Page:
More in tune with the theme of the conference, several speakers
stressed the manipulation of the working class by the privileged
class. Upward mobility in this society is permitted for an individual.
Group efforts at upward mobility are ruthlessly crushed. Not only
does the ruling class define everyone else, it selects and limits
the language. One example cited was the term: "saving Social
Security." The speaker, Stanley Aronowitz, pointed out that
this is a rich nation that has abundant amounts of money to bail
out Savings and Loans and sponsor military adventures around the
world. It also has an abundance of money that not only could save
Social Security but also could greatly expand it. As long as the
privileged class is allowed to define who and what everyone and
everything is and restrict the language of the debate, the condition
of the working class can only deteriorate.
Youngstown State University claims to be the only University
in the United States with a full-blown working class studies program.
YSU's CWCS has the full support of its administration and, judging
by the participation, all the other departments on campus. Professors
John Russo, who had a prominent part in the documentary Michael
Harrington and Today's Other America, and Sherry Linkon are
co-directors of CWCS and the driving forces behind the biennial
During the early days of the conference, the visibly exhausted
Russo and Linkon mentioned several times that this probably would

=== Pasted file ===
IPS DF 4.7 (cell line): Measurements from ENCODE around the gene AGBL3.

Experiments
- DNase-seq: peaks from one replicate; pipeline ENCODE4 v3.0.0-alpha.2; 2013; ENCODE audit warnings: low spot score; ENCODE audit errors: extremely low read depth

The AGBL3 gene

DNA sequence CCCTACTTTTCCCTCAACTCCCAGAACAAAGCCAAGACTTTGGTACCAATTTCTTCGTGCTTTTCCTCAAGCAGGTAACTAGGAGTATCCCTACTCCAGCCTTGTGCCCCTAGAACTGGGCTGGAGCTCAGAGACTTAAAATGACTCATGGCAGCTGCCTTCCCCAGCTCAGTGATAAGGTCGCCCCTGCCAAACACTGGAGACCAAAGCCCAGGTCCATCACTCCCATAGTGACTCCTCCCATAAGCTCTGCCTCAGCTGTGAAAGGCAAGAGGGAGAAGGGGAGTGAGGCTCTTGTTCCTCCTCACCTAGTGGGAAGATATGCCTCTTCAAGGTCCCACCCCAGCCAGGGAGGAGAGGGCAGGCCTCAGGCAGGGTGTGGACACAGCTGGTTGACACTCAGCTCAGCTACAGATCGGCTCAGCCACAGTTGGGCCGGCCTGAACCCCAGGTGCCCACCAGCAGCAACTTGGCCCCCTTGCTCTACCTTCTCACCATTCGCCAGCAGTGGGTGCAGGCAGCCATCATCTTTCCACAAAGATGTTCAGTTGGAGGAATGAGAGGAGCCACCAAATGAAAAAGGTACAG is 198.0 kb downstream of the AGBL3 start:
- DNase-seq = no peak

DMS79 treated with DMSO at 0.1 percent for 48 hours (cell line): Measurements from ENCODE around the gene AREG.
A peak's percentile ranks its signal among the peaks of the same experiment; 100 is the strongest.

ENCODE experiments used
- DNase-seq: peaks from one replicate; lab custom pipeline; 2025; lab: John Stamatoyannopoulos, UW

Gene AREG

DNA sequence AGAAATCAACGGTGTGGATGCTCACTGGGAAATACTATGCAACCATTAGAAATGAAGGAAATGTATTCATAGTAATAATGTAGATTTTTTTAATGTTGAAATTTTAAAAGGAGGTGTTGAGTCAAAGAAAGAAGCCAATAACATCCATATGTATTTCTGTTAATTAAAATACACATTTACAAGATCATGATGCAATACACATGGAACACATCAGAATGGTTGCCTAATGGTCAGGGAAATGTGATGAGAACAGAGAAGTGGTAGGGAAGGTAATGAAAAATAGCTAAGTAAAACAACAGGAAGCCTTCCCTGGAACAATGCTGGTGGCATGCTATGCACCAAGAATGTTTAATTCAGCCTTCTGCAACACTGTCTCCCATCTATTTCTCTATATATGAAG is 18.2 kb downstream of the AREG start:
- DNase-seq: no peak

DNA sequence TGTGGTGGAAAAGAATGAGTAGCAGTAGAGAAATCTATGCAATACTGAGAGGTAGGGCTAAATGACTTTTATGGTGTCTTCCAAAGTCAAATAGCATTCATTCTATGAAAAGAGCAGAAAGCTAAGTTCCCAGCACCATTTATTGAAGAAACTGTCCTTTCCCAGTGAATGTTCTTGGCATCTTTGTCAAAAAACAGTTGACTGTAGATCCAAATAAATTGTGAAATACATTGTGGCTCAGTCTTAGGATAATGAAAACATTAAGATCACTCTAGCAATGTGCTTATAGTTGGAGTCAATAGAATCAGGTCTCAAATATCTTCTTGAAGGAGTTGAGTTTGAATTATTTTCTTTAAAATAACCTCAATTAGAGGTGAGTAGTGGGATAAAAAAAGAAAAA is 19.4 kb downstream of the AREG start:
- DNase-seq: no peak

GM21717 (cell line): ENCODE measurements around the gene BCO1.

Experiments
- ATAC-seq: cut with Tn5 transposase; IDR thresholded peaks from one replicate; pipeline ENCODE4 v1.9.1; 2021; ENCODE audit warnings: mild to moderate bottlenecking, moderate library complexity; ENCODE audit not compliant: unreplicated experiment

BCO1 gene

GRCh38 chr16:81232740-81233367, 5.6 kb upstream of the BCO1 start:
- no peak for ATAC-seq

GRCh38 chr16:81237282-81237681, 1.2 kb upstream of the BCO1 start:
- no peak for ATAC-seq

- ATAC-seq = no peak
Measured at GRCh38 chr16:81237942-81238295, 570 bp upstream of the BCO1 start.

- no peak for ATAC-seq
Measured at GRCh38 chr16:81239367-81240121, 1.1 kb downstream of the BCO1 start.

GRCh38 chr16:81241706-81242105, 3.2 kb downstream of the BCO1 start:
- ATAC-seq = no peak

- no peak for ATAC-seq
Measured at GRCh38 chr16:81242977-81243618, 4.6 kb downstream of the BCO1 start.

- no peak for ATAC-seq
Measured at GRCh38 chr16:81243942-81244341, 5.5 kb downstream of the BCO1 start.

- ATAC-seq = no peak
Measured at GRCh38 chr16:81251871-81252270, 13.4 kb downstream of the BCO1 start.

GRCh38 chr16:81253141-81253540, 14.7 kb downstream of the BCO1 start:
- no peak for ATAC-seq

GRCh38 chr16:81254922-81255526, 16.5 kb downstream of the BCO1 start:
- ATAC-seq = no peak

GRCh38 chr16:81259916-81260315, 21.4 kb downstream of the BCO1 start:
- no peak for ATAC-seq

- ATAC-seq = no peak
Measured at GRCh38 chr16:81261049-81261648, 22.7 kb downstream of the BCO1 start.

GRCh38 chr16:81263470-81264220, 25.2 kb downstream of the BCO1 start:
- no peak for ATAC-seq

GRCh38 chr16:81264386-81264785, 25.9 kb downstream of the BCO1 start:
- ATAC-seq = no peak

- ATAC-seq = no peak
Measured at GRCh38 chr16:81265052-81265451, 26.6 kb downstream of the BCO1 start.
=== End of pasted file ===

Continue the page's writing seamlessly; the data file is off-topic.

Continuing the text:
be the last conference. However, after the singing, dancing and
reveling at the farewell party, they shouted that they would see
us again in two years.
compiled by Bob Roman
Nike has been a prime target for the international campaign
against sweatshops. The publicity has made Nike squirm, but they've
kept their production in countries such as Indonesia, Vietnam
and China, where collective bargaining is not allowed.
To keep the street heat on, Chicago Jobs with Justice Cross
Border Organizing Committee organized a demonstration outside
Niketown on North Michigan Avenue on Saturday, June 26th. Some
two dozen people turned out to hand flyers to shoppers and waive
picket signs intended to educate consumers about Nike's sweatshop
labor practices. Reactions ranged from determinedly oblivious
to occasional outrage. One shopper exclaimed, "I paid $110
for these shoes, and they're getting a dollar an hour?!",
followed by a less printable judgment on the situation. Chicago